Herbert Armstrong was a science fiction writer: His genre was a special kind of science fiction known as alternative history science fiction. This manifested itself in a number of ways. The first was his science fiction history of the world where there were lost tribes of Israel which migrated and became the United States and British Commonwealth. This never happened, but it makes for interesting science fiction to explore the possibilities should such an unlikely event ever happened. The second was his science fiction history where Nazi Germany under Adolph Hitler won World War II. This never happened, of course, but if a few minor events in history had happened differently, the alternative history could have been a reality. For Herbert Armstrong it was a reality, for he lived in an alternative universe where the Nazis had won World War II. He wanted this delusion so badly that he never gave up on it even though his prophecies based on his distorted perceptions, mainly derived from the writings of G. G. Rupert, were proven wrong time and again. He would have been delighted if Hitler actually had won because it would have ‘validated’ him as being a viable prophet.
For those not familiar with alternative history science fiction, here is a video which explains it using the book written by a well know science fiction writer, Philip K. Dick, The Man in the High Castle:
This frightening and dystopian science fiction has been ‘fleshed out’ in an original Amazon Prime series, The Man in the High Castle:
It portrays the United States divided up into three parts: The West Coast, occupied by the Japanese, the East Coast, occupied by the German Nazis and the middle of the country as the Neutral Zone.
It’s difficult to say how Herbert Armstrong would have fared if this science fiction alternative history actually came to pass. It would be a world to his liking, if only he could have positive attention from the Nazis and had his own ‘8 Japanese Sons’ of the occupied west coast. Remember that Herbert Armstrong predicted during World War II that Germany would win, which gave him some difficulties for a time as The World Tomorrow was suspended by the United States Government (it was subversive for war time), but if the Germans had actually taken over, he might have been given credit (and a free pass) for predicting the downfall of the United States. Herbert Armstrong wanted it to happen really, really bad! Elements of the Third Reich would have agreed with him: Homophobia, enforcement of laws, racism, sexism — all perfect for a man like him. It’s clear from the Amazon Prime series, alcohol would have been readily available, which would be perfect for the alcoholic Herbert Armstrong. As unlikely as it might seem, Herbert Armstrong might actually have ended up a multimillionaire, friend of the Nazis and maybe a personal friend of Adolph Hitler, particularly if he used his skills to promote the Third Reich and betray the freedom of the people. He might actually have been good at it. Heaven knows that he was successful in his advertising campaigns to promote his alternative science fiction to the few who found resonance with his delusions.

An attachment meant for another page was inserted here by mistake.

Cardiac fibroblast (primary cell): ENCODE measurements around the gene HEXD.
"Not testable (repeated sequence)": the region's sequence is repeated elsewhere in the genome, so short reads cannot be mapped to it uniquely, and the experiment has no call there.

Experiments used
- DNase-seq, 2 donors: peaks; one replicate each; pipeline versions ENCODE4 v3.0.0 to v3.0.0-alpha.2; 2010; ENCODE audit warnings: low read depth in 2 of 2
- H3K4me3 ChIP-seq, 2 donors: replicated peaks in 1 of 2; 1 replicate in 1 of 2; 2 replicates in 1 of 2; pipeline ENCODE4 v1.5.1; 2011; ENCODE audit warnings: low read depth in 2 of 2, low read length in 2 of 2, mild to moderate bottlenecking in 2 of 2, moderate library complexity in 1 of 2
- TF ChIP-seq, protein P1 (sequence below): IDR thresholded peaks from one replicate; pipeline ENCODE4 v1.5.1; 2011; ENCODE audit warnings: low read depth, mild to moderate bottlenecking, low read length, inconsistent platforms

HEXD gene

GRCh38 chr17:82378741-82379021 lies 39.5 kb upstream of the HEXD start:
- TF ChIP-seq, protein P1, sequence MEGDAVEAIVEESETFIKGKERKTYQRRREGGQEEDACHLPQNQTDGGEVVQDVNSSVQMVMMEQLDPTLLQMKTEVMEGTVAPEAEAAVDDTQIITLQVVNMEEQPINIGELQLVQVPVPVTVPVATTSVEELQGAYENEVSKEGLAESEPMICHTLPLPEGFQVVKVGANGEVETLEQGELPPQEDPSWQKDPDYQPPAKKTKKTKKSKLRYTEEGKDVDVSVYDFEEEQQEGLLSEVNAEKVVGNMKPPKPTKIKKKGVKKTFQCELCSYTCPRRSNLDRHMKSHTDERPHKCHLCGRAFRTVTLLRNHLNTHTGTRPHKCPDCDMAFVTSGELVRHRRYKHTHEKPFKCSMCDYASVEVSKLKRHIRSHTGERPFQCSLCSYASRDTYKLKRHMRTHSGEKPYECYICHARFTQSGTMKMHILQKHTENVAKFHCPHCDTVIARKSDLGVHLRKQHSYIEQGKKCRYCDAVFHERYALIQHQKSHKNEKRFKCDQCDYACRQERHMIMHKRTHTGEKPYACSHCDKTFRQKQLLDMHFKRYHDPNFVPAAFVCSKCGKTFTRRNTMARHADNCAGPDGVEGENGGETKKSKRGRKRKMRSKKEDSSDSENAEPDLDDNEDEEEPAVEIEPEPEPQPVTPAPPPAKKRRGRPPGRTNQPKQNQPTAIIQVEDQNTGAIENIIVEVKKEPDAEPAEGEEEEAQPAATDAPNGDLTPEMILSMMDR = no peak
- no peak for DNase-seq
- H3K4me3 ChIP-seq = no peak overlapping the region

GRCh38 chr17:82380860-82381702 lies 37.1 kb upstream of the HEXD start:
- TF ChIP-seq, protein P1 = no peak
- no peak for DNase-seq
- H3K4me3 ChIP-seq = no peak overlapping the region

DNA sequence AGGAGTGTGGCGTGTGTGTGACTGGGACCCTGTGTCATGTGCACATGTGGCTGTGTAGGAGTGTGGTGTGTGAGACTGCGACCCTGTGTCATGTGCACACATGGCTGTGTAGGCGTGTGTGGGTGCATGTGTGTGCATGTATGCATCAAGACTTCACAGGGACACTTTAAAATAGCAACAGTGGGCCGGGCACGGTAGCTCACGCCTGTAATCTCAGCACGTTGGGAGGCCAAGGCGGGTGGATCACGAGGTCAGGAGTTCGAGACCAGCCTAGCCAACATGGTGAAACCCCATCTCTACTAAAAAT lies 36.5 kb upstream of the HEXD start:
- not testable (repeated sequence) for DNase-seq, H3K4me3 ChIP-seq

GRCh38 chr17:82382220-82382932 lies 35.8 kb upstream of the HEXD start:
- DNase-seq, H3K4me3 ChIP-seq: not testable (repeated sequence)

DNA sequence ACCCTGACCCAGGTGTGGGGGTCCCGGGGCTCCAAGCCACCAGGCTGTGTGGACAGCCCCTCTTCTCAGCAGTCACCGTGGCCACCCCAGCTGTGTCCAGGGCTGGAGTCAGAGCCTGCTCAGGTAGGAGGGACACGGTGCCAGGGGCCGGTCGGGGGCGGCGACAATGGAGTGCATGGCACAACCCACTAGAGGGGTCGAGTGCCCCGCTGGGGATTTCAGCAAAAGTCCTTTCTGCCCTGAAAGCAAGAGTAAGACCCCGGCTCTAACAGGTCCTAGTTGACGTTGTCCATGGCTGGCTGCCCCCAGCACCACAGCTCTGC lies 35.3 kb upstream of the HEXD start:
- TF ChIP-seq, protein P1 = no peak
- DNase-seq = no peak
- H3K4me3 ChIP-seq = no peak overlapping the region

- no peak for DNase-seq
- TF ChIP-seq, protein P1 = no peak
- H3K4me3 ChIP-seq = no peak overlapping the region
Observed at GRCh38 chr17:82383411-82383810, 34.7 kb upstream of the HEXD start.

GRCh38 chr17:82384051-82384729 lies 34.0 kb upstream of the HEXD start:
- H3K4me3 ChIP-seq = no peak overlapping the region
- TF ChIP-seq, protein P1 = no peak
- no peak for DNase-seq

Who knows what could have been with just a tweak or two in history?
It might be noted that Herbert Armstrong was in much the same path as another science fiction writer, L. Ron Hubbard, who wrote his own alternative science fiction history and turned it into a religion.
This science fiction alternative history would not be complete without mentioning the Third Reich of Roderick Meredith: The First Reich was the Radio / Worldwide Church of God, the Second Reich was the Global Church of God, and, of course, the Third Reich is the Living Church of God. Those who know his history would find him a credible candidate for Nazi occupation — he’d fit right in.
The truth is, Herbert Armstrong and Roderick Meredith have lived in an alternative universe unconnected to our own. Let’s be grateful for that.
We’ve had quite enough with men lusting to be in the high castle.
But the series’ greatest masterstroke is that the vast majority of its characters, including our heroes, don’t really seem to care about the evils being done right under their noses until they’re forcibly confronted with said evils. High Castle forces viewers to see what’s human in Nazis, right down to Adolf Hitler himself.
In so doing, it suggests that all of us live in societies where we find at least something, no matter how small, completely unacceptable. And yet we do nothing, because it is more comfortable to stay put. This is the series’ deepest, richest theme, and when the material supports it, it pushes the show into another realm entirely.